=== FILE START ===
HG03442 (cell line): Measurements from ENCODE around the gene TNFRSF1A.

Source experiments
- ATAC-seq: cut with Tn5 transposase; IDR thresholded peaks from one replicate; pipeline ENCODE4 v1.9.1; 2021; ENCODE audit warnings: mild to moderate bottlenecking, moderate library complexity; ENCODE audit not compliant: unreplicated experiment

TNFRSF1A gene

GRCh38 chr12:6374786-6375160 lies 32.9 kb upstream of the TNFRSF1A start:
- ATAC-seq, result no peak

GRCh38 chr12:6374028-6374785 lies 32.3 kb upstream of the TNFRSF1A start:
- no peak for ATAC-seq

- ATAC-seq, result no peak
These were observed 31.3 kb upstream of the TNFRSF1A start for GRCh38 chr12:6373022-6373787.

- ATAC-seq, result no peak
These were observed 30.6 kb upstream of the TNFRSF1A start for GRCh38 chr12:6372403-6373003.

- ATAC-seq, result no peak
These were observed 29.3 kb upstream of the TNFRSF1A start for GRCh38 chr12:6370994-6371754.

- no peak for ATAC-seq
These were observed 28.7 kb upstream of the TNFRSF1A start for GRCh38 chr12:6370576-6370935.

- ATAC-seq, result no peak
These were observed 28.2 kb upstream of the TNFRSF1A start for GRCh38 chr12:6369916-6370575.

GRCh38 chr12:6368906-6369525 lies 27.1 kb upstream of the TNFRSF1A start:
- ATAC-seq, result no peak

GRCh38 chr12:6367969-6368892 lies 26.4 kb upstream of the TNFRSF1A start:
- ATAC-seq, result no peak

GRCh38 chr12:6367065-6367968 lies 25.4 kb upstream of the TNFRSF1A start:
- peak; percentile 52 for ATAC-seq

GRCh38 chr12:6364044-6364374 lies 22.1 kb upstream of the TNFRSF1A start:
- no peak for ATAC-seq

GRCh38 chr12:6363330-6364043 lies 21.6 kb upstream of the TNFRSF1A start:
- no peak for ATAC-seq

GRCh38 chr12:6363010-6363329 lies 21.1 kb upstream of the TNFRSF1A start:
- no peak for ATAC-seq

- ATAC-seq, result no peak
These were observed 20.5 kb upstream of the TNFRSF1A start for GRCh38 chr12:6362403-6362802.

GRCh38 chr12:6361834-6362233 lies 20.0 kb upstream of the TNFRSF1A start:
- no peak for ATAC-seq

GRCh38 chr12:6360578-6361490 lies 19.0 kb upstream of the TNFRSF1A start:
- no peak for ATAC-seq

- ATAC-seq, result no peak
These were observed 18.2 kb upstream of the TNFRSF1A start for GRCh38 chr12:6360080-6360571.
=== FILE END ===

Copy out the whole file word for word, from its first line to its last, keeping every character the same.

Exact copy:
HG03442 (cell line): Measurements from ENCODE around the gene TNFRSF1A.

Source experiments
- ATAC-seq: cut with Tn5 transposase; IDR thresholded peaks from one replicate; pipeline ENCODE4 v1.9.1; 2021; ENCODE audit warnings: mild to moderate bottlenecking, moderate library complexity; ENCODE audit not compliant: unreplicated experiment

TNFRSF1A gene

GRCh38 chr12:6374786-6375160 lies 32.9 kb upstream of the TNFRSF1A start:
- ATAC-seq, result no peak

GRCh38 chr12:6374028-6374785 lies 32.3 kb upstream of the TNFRSF1A start:
- no peak for ATAC-seq

- ATAC-seq, result no peak
These were observed 31.3 kb upstream of the TNFRSF1A start for GRCh38 chr12:6373022-6373787.

- ATAC-seq, result no peak
These were observed 30.6 kb upstream of the TNFRSF1A start for GRCh38 chr12:6372403-6373003.

- ATAC-seq, result no peak
These were observed 29.3 kb upstream of the TNFRSF1A start for GRCh38 chr12:6370994-6371754.

- no peak for ATAC-seq
These were observed 28.7 kb upstream of the TNFRSF1A start for GRCh38 chr12:6370576-6370935.

- ATAC-seq, result no peak
These were observed 28.2 kb upstream of the TNFRSF1A start for GRCh38 chr12:6369916-6370575.

GRCh38 chr12:6368906-6369525 lies 27.1 kb upstream of the TNFRSF1A start:
- ATAC-seq, result no peak

GRCh38 chr12:6367969-6368892 lies 26.4 kb upstream of the TNFRSF1A start:
- ATAC-seq, result no peak

GRCh38 chr12:6367065-6367968 lies 25.4 kb upstream of the TNFRSF1A start:
- peak; percentile 52 for ATAC-seq

GRCh38 chr12:6364044-6364374 lies 22.1 kb upstream of the TNFRSF1A start:
- no peak for ATAC-seq

GRCh38 chr12:6363330-6364043 lies 21.6 kb upstream of the TNFRSF1A start:
- no peak for ATAC-seq

GRCh38 chr12:6363010-6363329 lies 21.1 kb upstream of the TNFRSF1A start:
- no peak for ATAC-seq

- ATAC-seq, result no peak
These were observed 20.5 kb upstream of the TNFRSF1A start for GRCh38 chr12:6362403-6362802.

GRCh38 chr12:6361834-6362233 lies 20.0 kb upstream of the TNFRSF1A start:
- no peak for ATAC-seq

GRCh38 chr12:6360578-6361490 lies 19.0 kb upstream of the TNFRSF1A start:
- no peak for ATAC-seq

- ATAC-seq, result no peak
These were observed 18.2 kb upstream of the TNFRSF1A start for GRCh38 chr12:6360080-6360571.